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Facts Forum News, Vol. 5, No. 10, October 1956
File 057
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Facts Forum. Facts Forum News, Vol. 5, No. 10, October 1956 - File 057. 1956-10. University of Houston Libraries. University of Houston Digital Library. Web. November 25, 2017. http://digital.lib.uh.edu/collection/1352973/item/1609/show/1596.

Disclaimer: This is a general citation for reference purposes. Please consult the most recent edition of your style manual for the proper formatting of the type of source you are citing. If the date given in the citation does not match the date on the digital item, use the more accurate date below the digital item.

Facts Forum. (1956-10). Facts Forum News, Vol. 5, No. 10, October 1956 - File 057. Facts Forum News, 1955-1956. University of Houston Libraries. Retrieved from http://digital.lib.uh.edu/collection/1352973/item/1609/show/1596

Disclaimer: This is a general citation for reference purposes. Please consult the most recent edition of your style manual for the proper formatting of the type of source you are citing. If the date given in the citation does not match the date on the digital item, use the more accurate date below the digital item.

Facts Forum, Facts Forum News, Vol. 5, No. 10, October 1956 - File 057, 1956-10, Facts Forum News, 1955-1956, University of Houston Libraries, accessed November 25, 2017, http://digital.lib.uh.edu/collection/1352973/item/1609/show/1596.

Disclaimer: This is a general citation for reference purposes. Please consult the most recent edition of your style manual for the proper formatting of the type of source you are citing. If the date given in the citation does not match the date on the digital item, use the more accurate date below the digital item.

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Title Facts Forum News, Vol. 5, No. 10, October 1956
Series Title Facts Forum News
Creator
  • Facts Forum
Publisher Facts Forum
Date October 1956
Language eng
Subject
  • Anti-communist movements
  • Conservatism
  • Politics and government
  • Hunt, H. L.
Place
  • Dallas, Texas
Genre
  • journals (periodicals)
Type
  • Text
Identifier AP2.F146 v. 5 1956; OCLC: 1352973
Collection
  • University of Houston Libraries Special Collections
  • Energy & Sustainability Research Collection
Rights No Copyright - United States: This item is in the public domain in the United States and may be used freely in the United States. The item may not be in the public domain under the copyright laws of other countries.
Item Description
Title File 057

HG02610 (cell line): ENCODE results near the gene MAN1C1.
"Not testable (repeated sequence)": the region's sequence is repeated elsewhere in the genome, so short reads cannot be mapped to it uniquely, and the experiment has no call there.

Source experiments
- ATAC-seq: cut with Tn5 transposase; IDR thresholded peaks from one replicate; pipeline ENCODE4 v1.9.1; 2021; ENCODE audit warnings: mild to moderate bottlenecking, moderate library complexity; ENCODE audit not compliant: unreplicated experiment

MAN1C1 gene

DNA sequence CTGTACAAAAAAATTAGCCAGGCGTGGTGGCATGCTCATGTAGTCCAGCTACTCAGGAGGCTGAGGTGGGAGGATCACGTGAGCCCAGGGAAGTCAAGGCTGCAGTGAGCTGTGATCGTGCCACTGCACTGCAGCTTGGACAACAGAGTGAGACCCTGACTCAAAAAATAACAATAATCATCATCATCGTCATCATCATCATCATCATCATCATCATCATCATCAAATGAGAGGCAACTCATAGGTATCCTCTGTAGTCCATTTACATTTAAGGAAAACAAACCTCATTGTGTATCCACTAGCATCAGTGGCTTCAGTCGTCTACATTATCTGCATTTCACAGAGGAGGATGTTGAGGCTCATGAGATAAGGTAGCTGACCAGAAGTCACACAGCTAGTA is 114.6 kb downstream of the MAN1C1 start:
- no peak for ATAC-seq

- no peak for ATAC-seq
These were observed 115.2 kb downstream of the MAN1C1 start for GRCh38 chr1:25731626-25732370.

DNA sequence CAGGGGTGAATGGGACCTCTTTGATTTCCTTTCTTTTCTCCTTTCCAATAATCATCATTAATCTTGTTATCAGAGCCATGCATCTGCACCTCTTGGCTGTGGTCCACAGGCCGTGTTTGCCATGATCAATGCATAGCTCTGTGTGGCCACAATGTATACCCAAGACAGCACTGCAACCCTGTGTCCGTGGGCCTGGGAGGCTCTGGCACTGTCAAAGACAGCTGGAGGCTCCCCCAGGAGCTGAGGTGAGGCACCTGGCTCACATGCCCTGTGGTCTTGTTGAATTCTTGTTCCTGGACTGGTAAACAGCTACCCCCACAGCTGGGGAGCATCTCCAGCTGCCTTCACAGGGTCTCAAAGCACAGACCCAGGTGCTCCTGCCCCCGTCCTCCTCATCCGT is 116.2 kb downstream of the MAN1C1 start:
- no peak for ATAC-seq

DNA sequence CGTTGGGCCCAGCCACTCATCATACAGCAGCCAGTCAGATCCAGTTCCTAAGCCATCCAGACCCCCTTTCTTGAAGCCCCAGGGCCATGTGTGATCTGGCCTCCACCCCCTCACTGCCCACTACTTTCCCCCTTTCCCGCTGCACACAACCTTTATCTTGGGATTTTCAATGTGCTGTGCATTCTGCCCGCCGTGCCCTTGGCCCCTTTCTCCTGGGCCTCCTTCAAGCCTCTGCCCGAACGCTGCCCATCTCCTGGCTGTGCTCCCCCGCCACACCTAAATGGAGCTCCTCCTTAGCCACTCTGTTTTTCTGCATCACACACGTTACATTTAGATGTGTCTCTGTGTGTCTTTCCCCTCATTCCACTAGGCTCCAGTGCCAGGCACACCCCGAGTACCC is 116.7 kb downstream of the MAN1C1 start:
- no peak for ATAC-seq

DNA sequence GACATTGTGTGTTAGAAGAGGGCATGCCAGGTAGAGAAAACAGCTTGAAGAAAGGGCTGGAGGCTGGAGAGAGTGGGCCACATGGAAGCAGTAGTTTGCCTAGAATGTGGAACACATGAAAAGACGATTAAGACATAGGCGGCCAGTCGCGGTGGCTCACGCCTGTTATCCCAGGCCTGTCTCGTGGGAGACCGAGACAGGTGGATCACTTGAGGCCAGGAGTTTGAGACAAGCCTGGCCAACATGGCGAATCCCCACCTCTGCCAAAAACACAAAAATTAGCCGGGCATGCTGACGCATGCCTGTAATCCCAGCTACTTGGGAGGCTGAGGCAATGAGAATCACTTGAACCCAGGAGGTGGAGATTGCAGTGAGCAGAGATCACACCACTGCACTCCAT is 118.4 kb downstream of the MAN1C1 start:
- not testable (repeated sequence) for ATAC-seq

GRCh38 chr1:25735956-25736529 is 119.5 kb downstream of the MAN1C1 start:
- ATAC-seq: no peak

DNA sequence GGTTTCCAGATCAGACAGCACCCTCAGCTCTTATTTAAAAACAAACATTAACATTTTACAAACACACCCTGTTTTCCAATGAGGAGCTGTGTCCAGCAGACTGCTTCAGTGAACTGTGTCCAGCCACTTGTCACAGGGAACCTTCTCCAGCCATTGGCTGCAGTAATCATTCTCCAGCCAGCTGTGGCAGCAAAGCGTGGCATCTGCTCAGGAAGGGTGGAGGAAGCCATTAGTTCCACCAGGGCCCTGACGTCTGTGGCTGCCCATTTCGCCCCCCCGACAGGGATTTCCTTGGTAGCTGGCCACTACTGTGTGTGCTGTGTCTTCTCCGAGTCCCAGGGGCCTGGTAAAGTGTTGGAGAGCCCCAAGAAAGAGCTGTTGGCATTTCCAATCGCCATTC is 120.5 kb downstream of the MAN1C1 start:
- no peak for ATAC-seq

Transcript Soviet Espionage (Continued from page 37) not have come forward to volunteer ■formation. "We haven't begun to tap that," replied Mr. Morris. "That is why we reacted so vigorously in connection pith what seemed to be reprisals taken against Mr. Black, one of our Fitnesses. You must realize that it is ■'cry difficult for an ex-Communist to POme forward. After all, he has to present a whole lifetime of unfortunate experiences for public inspection, to turn himself inside out, as it were, ancl "pe-nlx acknowledge things that are repulsive to him. That is a big decision pr anyone to make." Asked if the anti-Stalin movement B Moscow had softened the Communist movement here, Mr. Morris expressed thc opinion that it had not POne so in tbe slightest degree. "The nti-Stalinist tendency in Moscow," he said, "simply means that you have a Pollective dictatorship rather than an "idieidual dictatorship. The intelli- "(iiu operations ancl the international Iterations of the various Conununist rallies have not changed one whit, e"cept. possibly, to become more •ophisticated." "Mr. Morris," asked Mr. Hurleigh, "has the Immunity Act passed bv Congress to compel witnesses to testify proved effective in helping to handle subversives or others that come before your committee?" "It has not," Mr. Morris emphatically stated, "because up until six weeks ago, that Act was before the Supreme Court for judicial approval. Even when judicial approval came. the Supreme Court said specifically that it was held constitutional only with respect to witnesses before the Attorney General. Because of the contended doubtful constitutionality with respect to congressional committees, we are still having a difficult time using it." "I.s the FBI in your opinion having more difficulty keeping track of subversive's since they have gone underground?" asked Mr. Hurleigh. Mr. Morris replied that they naturally would have greater difficulty keeping track of them under such circumstances. "At the same time," he said, "I presume that the FBI is becoming more anel more efficient and is tuning its counter-operations in line with the sharpening of the activities on the part of the Communists." end Freedom's Fortress (Continued from page 51) 'hat permeates the ranks of United States officialdom in the Far Fast. It is -f-ie that the United States propaganda program has largely lost its ''■f(-( tie eness in Asia. It i.s true that the "eels have the trumps in their hands. **"t they can be defeated. In 1953, seven thousand overseas Chinese youths went to Communist •'lin.i lor their college educations. On fcs tour through tbe Far East that par, Nice President Richard Nixon Pecame interested in the problem of POviding a democratic education for Pe young people of Southeast Asia. '-' prodded the State Department and ''"i economic aid people into action. American funds were provided to '"''Kase classroom facilities on Formosa. American officials in Southeast pta began cautiously to make i "Own that students would be wel comed in Free China. The government of Free China was also prodded into relaxing its stringent securitx' regulations so that overseas Chinese could get into Formosa. Since 1954 the tide has turned. In that year, for instance, 1,200 Chinese youths in Hong Kong event to Bed China, while 800 applied for entrance to Forniosan institutions. In 1955 the proportion was reversed, only .SOO going to Communist China and 1,200 to Formosa. In 1956 there were 5,400 overseas students in Fonnosan colleges and universities, a growth of nearly ■10(1 per cent in three years! It is clear that given an alternative, the overseas Chinese xvill not go along with the Reels. The problem then is to provide that alternative. The alternative is to keep Free China on Formosa alive, a vital reminder that there arc Chinese' that still live in freedom. INDUSTRIAL DEVELOPMENT IN FREE CHINA Using 1941 (height of Japanese development on Formosa) us a 1mm _ ._ 100 Power 177 263 306 492 1.274 AGRICULTURE ON 1940-43 (under Japan Rice 100 Wheal 100 Soy !!<>ans 100 Sugar 100 FORMOSA see] 19S5 147 327 668 70 But first we must block the efforts to seat the Chinese Reds in the United Nations. If this can be blocked in 1956. the Free World can accomplish wonders before the Communist bloc xvill have another opportunity. And after this essentially negative aim is realized, there are other moves that must be taken. The people of Asia must begin to hear the Free China store-. Much of the responsibility must be ours. But Nationalist China has a responsibility also — to develop better public relations, to begin a "smile" campaign of its own to match that of the Chinese Reds. Ihe struggle for Asia is nearing a convulsive stage. It is presently being lost. But with imagination, knowledge of the facts, a willingness to depart from old ways, we may yet save the day. And perhaps the greatest problem of the Free World can be understood from an entry in the personal eliarv of President Chiang Kai-shek, which was made a year ago. Wrote Free China's President, "Relations between democratic nations are extremely tenuous; their views are widely divergent; their efforts are never concerted; their plans are disconnected; and their actions lack prompitude. As friends and foes are not clearly marked out, they mistake one for the other." Our basic problem in Asia is perhaps this: we still elo not recognize our friends. end Any book reviewed in the book section lor any other current book! supplied by return moil, postage prepaid. You pay only the bookstore price. "The Complete Bookstore-by-Mail" THE BOOKMAUER. Box 101, NEW YORK 16 u is I om \i \i ees. Ot lobe 1956 Page 55